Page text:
Ie L* THE JOURNAL OF THE HISTORICAL
ASSOCIATION OF SOUTHERN FLORIDA
Charlton W. Tebeau, Ph.D.
Thelma Peters, Ph.D.
Arva Moore Parks
Timothy F. Schmand
Number XLVIII 1988
Editor's Notes and Communications 4
Arva Moore Parks
The Early Years Upriver 6
by Donald C. Gaby
The Bilging of the Winchester 25
by William M. Straight, M.D.
Santerfa: From Africa to Miami Via
Cuba; Five Hundred Years of Worship 36
by Diana Gonzalez and Sara Marfa Sanchez
Liberty Square: 1933 1987
The Origins and Evolution of
A Public Housing Project 53
by Paul S. George and Thomas K. Petersen
Among the Farmers 69
Introduction by Howard Kleinberg
List of Members 84
COPYRIGHT 1988 BY THE HISTORICAL ASSOCIATION OF SOUTHERN FLORIDA
Sm e t:at is published annually by the Historical Association of Southern Florida.
I ICommunications should be addressed to the Managing Editor of
Tequesta, 101 W. Flagler Street, Miami, Florida 33130. The Association does not assume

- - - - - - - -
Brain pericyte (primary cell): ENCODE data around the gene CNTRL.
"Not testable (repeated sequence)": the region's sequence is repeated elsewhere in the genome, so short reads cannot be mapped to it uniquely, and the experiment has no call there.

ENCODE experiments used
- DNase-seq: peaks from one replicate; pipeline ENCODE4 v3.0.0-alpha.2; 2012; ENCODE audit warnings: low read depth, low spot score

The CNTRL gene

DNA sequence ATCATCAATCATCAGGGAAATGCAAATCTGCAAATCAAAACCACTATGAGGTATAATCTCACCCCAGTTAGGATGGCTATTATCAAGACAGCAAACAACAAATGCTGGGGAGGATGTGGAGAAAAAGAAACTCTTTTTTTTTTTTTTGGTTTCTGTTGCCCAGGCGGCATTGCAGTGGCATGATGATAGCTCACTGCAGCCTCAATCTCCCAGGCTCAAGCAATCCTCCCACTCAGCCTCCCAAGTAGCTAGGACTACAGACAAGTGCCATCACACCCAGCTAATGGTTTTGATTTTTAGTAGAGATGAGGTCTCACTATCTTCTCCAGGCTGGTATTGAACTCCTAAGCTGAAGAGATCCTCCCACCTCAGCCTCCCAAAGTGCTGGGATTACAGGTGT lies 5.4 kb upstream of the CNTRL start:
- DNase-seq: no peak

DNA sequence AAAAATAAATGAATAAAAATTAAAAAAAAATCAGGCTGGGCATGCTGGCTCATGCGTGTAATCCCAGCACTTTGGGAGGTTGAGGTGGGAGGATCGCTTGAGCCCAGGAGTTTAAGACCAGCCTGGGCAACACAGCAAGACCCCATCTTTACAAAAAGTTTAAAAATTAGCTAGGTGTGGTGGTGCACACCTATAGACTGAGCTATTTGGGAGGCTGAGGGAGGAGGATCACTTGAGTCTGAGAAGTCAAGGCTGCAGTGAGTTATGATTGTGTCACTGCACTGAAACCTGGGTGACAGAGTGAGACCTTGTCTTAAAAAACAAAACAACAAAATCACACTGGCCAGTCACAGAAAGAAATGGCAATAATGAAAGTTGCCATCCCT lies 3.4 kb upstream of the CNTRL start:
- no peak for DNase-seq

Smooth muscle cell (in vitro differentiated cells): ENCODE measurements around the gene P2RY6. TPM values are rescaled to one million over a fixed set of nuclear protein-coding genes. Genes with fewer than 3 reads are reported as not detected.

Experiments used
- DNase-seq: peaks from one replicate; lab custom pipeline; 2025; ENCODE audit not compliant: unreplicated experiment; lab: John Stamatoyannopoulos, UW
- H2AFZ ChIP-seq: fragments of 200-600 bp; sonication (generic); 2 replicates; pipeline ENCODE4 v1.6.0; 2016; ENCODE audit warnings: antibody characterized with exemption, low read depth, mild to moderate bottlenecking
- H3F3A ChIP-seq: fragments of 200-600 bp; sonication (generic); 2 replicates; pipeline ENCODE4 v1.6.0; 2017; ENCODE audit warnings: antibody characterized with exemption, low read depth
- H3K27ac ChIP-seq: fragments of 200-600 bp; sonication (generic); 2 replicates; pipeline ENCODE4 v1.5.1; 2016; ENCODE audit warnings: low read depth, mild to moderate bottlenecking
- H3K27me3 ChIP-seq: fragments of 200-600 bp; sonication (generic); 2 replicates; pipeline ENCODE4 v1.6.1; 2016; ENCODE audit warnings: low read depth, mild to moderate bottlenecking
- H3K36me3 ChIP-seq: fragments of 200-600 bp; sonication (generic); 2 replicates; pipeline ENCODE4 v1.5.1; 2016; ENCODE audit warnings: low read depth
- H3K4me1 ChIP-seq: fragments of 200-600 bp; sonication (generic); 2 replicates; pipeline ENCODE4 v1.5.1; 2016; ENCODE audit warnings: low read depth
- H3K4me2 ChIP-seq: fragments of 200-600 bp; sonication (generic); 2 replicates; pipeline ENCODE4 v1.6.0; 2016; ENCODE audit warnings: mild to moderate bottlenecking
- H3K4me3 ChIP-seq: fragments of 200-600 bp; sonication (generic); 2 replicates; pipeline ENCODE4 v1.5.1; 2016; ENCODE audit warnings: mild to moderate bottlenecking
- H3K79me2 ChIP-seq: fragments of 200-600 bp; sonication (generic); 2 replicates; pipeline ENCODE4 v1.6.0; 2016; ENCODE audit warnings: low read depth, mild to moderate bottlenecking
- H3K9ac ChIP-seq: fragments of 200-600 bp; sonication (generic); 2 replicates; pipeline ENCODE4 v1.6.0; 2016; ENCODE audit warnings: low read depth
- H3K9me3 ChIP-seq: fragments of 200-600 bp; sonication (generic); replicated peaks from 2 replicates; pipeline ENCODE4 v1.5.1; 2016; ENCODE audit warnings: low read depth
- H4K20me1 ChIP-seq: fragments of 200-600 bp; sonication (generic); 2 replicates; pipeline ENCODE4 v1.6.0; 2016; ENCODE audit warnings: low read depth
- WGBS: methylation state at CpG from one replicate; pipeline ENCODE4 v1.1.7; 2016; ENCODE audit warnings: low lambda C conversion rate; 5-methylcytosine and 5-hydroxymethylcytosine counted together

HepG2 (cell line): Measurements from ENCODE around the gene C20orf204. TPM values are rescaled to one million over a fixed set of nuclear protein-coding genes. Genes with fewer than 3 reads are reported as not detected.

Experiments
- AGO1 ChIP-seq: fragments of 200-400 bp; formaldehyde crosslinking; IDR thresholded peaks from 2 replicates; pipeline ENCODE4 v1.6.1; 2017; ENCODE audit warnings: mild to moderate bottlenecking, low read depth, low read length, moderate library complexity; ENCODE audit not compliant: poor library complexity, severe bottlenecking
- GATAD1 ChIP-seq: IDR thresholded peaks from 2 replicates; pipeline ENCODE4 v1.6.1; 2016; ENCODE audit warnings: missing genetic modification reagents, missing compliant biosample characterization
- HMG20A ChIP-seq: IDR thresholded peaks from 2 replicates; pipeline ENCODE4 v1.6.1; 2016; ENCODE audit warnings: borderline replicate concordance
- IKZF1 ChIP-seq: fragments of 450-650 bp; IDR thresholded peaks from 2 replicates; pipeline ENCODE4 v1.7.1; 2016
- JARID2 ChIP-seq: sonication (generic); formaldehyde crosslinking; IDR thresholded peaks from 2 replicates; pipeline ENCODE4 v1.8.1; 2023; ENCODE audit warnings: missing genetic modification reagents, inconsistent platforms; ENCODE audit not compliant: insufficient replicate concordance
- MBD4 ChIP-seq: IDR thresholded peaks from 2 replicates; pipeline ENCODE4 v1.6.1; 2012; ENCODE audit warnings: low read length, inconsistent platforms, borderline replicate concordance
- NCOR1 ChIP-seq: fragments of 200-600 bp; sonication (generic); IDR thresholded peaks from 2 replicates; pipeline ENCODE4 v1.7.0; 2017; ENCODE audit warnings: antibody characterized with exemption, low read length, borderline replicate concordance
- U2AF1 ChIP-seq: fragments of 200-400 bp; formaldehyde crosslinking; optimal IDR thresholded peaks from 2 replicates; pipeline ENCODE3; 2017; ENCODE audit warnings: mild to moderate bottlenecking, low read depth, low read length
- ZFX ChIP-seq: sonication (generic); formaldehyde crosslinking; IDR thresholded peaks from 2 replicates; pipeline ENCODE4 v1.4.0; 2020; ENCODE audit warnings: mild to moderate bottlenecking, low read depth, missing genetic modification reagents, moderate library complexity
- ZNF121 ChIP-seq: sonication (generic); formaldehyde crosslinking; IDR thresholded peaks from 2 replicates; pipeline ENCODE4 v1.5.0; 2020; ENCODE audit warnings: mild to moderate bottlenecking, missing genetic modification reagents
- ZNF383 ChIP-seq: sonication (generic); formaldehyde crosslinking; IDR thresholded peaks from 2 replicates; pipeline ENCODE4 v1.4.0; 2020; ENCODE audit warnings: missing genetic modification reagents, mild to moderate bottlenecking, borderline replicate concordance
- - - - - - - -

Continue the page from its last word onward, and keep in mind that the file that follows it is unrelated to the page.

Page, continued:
responsibility for statements of facts or opinions made by contributors.
This Page Blank in Original
Historical Association of Southern Florida, Inc.
FOUNDED 1940 INCORPORATED 1941
Raul L. Rodriquez
First Vice President
Sandra Graham Younts
Second Vice President
Howard Zwibel, MD
Carlton W. Cole
D. Alan Nichols
Arva Moore Parks
Charlton W. Tebeau, Ph.D.
Editor Emeritus Tequesta
Thelma Peters, Ph.D.
Editor Emeritus Tequesta
Randy F. Nimnicht
Miguel A. Bretos, Ph.D.
Dennis M. Campbell
Gregory M. Cesarano
Hunting F. Deutsch
Marvin Dunn, Ph.D.
Jay I. Kislak
C. Frasuer Knight
Alan G. Kyle
A. M. Lombardo
Stephen A. Lynch III
Mary Stuart Mank
Jeffrey J. Murphy
George Simpson, M.D.
Editor's Notes and Communications
We are honored that Dr. Charlton W. Tebeau, noted Florida histo-
rian and editor of Tequesta for forty years has shared his editorial
philosophy with us. As the new editor of Tequesta, and student of Dr.